In political science and law, the study of Congress has largely focused on its members, committees, and leaders.11See, e.g., R. Douglas Arnold, Congress and the Bureaucracy: A Theory of Influence 3 (1979) (examining congressional influence over bureaucratic decisions regarding the geographic allocation of funding); Benjamin Ginsberg & Kathryn Wagner Hill, Congress: The First Branch 148 (2019) (offering an overview of congressional committee and personal staffs); Douglas L. Kriner & Eric Schickler, Investigating the President: Congressional Checks on Presidential Power 6 (2016) (describing congressional investigative oversight as a tool to “expose wrongdoing, force executive-branch officials to answer difficult questions, and raise the political costs of noncompliance”); The Oxford Handbook of Political Institutions (R.A.W. Rhodes, Sarah A. Binder & Bert A. Rockman eds., 2008) (providing an overview of the study of political institutions); Jack M. Beermann, Congressional Administration, 43 San Diego L. Rev. 61, 127–29 (2006) (providing an overview of congressional oversight institutions, including the GAO); Brian D. Feinstein, Avoiding Oversight: Legislator Preferences and Congressional Monitoring of the Administrative State, 8 J. L. Econ. & Pol’y 23, 24 (2011) (examining how members of Congress value and view oversight subcommittee service); Brian D. Feinstein, Congress in the Administrative State, 95 Wash. U. L. Rev. 1187, 1195 (2018) (exploring congressional oversight of the executive branch through committee and subcommittee oversight hearings); Kenneth Lowande & Rachel Augustine Potter, Congressional Oversight Revisited: Politics and Procedure in Agency Rulemaking, J. Pol. (forthcoming) (manuscript at 1) (analyzing congressional lawmakers’ use of procedural mechanisms to exert oversight of executive policymaking); Kenneth Lowande, Who Polices the Administrative State?, 112 Am. Pol. Sci. Rev. 874, 874 (2018) (presenting oversight relationships between individual legislators and executive agencies). The study of bureaucracy in federal government tends to focus on executive branch agencies.12See, e.g., Sean Gailmard & John W. Patty, Learning While Governing: Expertise and Accountability in the Executive Branch 3 (2013) (analyzing information development and transmission as a product of incentives facing executive branch bureaucrats); David E. Lewis, The Politics of Presidential Appointments: Political Control and Bureaucratic Performance 1–2, 9–10 (2008) (studying the Federal Emergency Management Agency and its response to Hurricane Katrina to demonstrate agency appointees’ influence on public policy); Rachel Augustine Potter, Bending the Rules: Procedural Politicking in the Bureaucracy 2 (2019) (exploring the role of unelected bureaucrats in the rulemaking process); William G. Resh, Rethinking the Administrative Presidency: Trust, Intellectual Capital, and Appointee-Careerist Relations in the George W. Bush Administration 2 (2015) (examining relationships between career executives and political appointees); James Q. Wilson, Bureaucracy: What Government Agencies Do and Why They Do It (1989); Terry M. Moe, The Politics of Bureaucratic Structure, in Can the Government Govern? 267, 268 (John E. Chubb & Paul E. Peterson eds., 1989) (describing the politics of agency structural design); Sean Gailmard & John W. Patty, Formal Models of Bureaucracy, 15 Ann. Rev. Pol. Sci. 353, 353 (2012) (reviewing themes in research applying formal modeling to bureaucratic institutions). The same is true for administrative law, which has mostly concerned itself with judicial review of agency actions subject to the Administrative Procedure Act.13See, e.g., Bennett v. Spear, 520 U.S. 154 (1997); Auer v. Robbins, 519 U.S. 452 (1997); Chevron, U.S.A., Inc. v. NRDC, Inc., 467 U.S. 837 (1984); Vt. Yankee Nuclear Power Corp. v. Nat. Res. Def. Council, Inc., 435 U.S. 519 (1978). The literature, vast and provocative as it is, nevertheless mostly overlooks the agencies and institutions that support Congress.14This is changing. See, e.g., Jesse M. Cross, Legislative History in the Modern Congress, 57 Harv. J. on Legis. 91, 99–101 (2020) (detailing the nonpartisan offices within Congress and describing how labor is divided in both partisan and nonpartisan congressional offices). More research is on the way. See, e.g., Jesse M. Cross & Abbe R. Gluck, The Congressional Bureaucracy 1–11 (George Mason Univ. Antonin Scalia Law Sch., CSAS Working Paper No. 20–23), https://administrativestate.gmu.edu/wp-content/uploads/sites/29/2020/10/Cross-Gluck-The-Congressional-Bureaucracy.pdf [https://perma.cc/5AND-KT6H] (introducing the concept of “congressional bureaucracy” by discussing the function and purpose of nine nonpartisan institutions internal to Congress); Cody A. Drolc, Watchdog or Partisan Pawn? Agenda Setting and Government Accountability Office Oversight (working paper) (on file with author) (analyzing partisan influences on the GAO).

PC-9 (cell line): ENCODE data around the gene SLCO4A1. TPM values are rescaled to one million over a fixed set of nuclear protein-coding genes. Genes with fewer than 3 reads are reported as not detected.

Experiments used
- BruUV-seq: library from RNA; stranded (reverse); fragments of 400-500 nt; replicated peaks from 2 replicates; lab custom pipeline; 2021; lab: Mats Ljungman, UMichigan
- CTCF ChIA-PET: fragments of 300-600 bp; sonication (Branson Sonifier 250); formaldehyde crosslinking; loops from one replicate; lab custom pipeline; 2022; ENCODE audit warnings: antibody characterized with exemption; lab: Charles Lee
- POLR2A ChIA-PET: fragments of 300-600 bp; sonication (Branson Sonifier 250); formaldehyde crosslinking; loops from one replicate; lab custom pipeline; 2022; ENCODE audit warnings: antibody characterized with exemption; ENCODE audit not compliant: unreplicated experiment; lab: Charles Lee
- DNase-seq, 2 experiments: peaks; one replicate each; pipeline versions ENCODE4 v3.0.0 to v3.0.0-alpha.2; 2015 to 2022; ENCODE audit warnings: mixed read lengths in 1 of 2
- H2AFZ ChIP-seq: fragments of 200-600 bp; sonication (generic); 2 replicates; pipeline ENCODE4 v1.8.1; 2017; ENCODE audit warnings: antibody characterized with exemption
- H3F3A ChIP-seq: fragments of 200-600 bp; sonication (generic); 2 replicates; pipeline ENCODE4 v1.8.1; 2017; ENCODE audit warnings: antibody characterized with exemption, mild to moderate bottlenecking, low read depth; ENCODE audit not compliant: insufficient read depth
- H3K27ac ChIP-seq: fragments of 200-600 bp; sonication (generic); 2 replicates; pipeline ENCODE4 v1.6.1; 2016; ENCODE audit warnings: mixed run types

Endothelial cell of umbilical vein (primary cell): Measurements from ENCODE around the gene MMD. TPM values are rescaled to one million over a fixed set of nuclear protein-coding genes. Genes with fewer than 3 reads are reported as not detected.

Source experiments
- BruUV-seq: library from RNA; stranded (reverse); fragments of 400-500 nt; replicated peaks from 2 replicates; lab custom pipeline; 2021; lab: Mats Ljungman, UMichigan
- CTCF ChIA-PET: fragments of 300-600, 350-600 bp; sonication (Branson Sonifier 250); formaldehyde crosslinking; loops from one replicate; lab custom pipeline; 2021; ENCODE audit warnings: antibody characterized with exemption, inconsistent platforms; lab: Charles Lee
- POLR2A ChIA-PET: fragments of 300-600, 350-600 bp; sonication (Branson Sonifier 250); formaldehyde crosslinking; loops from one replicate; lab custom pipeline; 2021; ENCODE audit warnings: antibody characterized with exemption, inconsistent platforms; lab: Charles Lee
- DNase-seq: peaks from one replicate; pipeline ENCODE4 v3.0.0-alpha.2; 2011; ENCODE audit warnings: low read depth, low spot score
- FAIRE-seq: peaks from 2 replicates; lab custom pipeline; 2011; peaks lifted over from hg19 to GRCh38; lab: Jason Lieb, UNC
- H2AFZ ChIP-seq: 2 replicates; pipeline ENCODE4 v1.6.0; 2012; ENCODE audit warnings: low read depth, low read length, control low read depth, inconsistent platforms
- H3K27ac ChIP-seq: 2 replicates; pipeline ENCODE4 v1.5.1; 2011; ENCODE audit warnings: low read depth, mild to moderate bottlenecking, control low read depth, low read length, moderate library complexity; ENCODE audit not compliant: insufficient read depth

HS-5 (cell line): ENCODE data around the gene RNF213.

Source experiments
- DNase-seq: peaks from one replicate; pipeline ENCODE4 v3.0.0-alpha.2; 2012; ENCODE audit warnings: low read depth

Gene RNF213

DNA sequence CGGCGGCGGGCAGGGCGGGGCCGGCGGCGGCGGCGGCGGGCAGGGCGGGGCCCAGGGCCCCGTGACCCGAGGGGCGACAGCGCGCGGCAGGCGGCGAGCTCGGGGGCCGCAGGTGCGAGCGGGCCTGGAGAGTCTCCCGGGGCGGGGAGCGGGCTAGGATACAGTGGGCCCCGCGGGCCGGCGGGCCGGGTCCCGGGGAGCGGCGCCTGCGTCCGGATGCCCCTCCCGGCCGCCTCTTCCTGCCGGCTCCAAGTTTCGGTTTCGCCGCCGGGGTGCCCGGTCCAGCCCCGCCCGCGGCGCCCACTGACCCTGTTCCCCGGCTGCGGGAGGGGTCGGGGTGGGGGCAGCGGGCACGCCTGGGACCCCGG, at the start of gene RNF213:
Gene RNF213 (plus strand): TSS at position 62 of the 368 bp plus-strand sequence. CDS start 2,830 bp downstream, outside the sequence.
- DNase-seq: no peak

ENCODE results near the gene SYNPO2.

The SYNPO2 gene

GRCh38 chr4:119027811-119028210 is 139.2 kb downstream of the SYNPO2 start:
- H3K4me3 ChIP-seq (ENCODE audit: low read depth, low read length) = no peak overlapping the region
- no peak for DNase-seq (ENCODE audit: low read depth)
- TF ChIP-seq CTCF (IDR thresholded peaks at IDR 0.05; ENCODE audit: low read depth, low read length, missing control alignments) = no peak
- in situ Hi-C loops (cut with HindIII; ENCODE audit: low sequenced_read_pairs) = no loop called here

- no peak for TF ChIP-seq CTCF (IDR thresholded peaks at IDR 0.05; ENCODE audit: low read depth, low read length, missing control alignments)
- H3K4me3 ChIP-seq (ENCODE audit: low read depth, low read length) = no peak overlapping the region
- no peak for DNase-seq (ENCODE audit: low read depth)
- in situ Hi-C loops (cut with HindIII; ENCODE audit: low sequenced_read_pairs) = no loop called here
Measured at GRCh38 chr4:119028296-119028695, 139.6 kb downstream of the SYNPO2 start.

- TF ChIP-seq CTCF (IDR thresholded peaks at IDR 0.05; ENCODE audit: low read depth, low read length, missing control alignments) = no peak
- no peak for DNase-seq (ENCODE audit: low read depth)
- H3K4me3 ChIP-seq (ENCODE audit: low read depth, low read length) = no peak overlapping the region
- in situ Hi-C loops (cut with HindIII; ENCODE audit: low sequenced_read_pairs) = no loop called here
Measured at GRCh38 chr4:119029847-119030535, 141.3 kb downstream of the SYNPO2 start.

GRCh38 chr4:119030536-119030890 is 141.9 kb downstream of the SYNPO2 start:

Congressional institutions and agencies—which are separate from any individual legislator’s staff—provide a host of services to members of Congress, and, perhaps surprisingly, directly to the public.15See infra note 17 and accompanying text. These agencies and institutions employ several thousand people.16Ginsberg & Hill, supra note 11, at 148 (estimating that the legislative branch employs almost 20,000 people on Capitol Hill). Table 1 provides a glimpse of the breadth of institutions and agencies that reside in the legislative branch.